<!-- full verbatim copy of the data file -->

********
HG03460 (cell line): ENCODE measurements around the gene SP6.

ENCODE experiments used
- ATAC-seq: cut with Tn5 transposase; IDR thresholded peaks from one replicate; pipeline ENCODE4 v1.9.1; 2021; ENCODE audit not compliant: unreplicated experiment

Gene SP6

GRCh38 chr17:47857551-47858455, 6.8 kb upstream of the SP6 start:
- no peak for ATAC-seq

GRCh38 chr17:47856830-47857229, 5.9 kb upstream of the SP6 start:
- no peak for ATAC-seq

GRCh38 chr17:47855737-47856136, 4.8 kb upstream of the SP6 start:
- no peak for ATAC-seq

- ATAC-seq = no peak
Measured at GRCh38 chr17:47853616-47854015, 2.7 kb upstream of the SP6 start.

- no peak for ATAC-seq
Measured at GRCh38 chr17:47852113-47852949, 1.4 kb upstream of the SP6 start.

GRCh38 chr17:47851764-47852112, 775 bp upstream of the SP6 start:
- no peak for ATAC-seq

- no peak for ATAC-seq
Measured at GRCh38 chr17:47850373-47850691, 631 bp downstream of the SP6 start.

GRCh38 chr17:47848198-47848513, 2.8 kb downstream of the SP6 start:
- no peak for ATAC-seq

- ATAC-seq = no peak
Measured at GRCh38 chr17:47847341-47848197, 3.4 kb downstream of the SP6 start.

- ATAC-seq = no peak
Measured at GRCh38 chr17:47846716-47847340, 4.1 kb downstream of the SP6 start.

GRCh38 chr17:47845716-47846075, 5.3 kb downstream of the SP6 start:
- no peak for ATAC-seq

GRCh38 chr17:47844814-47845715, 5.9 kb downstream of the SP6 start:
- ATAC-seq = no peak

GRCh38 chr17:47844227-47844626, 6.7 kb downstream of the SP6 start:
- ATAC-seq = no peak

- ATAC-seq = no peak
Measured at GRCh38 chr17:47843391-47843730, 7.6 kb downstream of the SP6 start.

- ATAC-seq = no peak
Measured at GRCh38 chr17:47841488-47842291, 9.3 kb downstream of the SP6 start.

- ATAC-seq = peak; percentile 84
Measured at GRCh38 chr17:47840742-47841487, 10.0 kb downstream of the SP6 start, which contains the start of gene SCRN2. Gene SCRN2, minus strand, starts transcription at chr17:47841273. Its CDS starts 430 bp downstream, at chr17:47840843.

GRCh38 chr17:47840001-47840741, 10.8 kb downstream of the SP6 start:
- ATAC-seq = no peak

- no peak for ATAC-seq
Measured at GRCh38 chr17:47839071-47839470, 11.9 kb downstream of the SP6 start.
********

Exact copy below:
HG03460 (cell line): ENCODE measurements around the gene SP6.

ENCODE experiments used
- ATAC-seq: cut with Tn5 transposase; IDR thresholded peaks from one replicate; pipeline ENCODE4 v1.9.1; 2021; ENCODE audit not compliant: unreplicated experiment

Gene SP6

GRCh38 chr17:47857551-47858455, 6.8 kb upstream of the SP6 start:
- no peak for ATAC-seq

GRCh38 chr17:47856830-47857229, 5.9 kb upstream of the SP6 start:
- no peak for ATAC-seq

GRCh38 chr17:47855737-47856136, 4.8 kb upstream of the SP6 start:
- no peak for ATAC-seq

- ATAC-seq = no peak
Measured at GRCh38 chr17:47853616-47854015, 2.7 kb upstream of the SP6 start.

- no peak for ATAC-seq
Measured at GRCh38 chr17:47852113-47852949, 1.4 kb upstream of the SP6 start.

GRCh38 chr17:47851764-47852112, 775 bp upstream of the SP6 start:
- no peak for ATAC-seq

- no peak for ATAC-seq
Measured at GRCh38 chr17:47850373-47850691, 631 bp downstream of the SP6 start.

GRCh38 chr17:47848198-47848513, 2.8 kb downstream of the SP6 start:
- no peak for ATAC-seq

- ATAC-seq = no peak
Measured at GRCh38 chr17:47847341-47848197, 3.4 kb downstream of the SP6 start.

- ATAC-seq = no peak
Measured at GRCh38 chr17:47846716-47847340, 4.1 kb downstream of the SP6 start.

GRCh38 chr17:47845716-47846075, 5.3 kb downstream of the SP6 start:
- no peak for ATAC-seq

GRCh38 chr17:47844814-47845715, 5.9 kb downstream of the SP6 start:
- ATAC-seq = no peak

GRCh38 chr17:47844227-47844626, 6.7 kb downstream of the SP6 start:
- ATAC-seq = no peak

- ATAC-seq = no peak
Measured at GRCh38 chr17:47843391-47843730, 7.6 kb downstream of the SP6 start.

- ATAC-seq = no peak
Measured at GRCh38 chr17:47841488-47842291, 9.3 kb downstream of the SP6 start.

- ATAC-seq = peak; percentile 84
Measured at GRCh38 chr17:47840742-47841487, 10.0 kb downstream of the SP6 start, which contains the start of gene SCRN2. Gene SCRN2, minus strand, starts transcription at chr17:47841273. Its CDS starts 430 bp downstream, at chr17:47840843.

GRCh38 chr17:47840001-47840741, 10.8 kb downstream of the SP6 start:
- ATAC-seq = no peak

- no peak for ATAC-seq
Measured at GRCh38 chr17:47839071-47839470, 11.9 kb downstream of the SP6 start.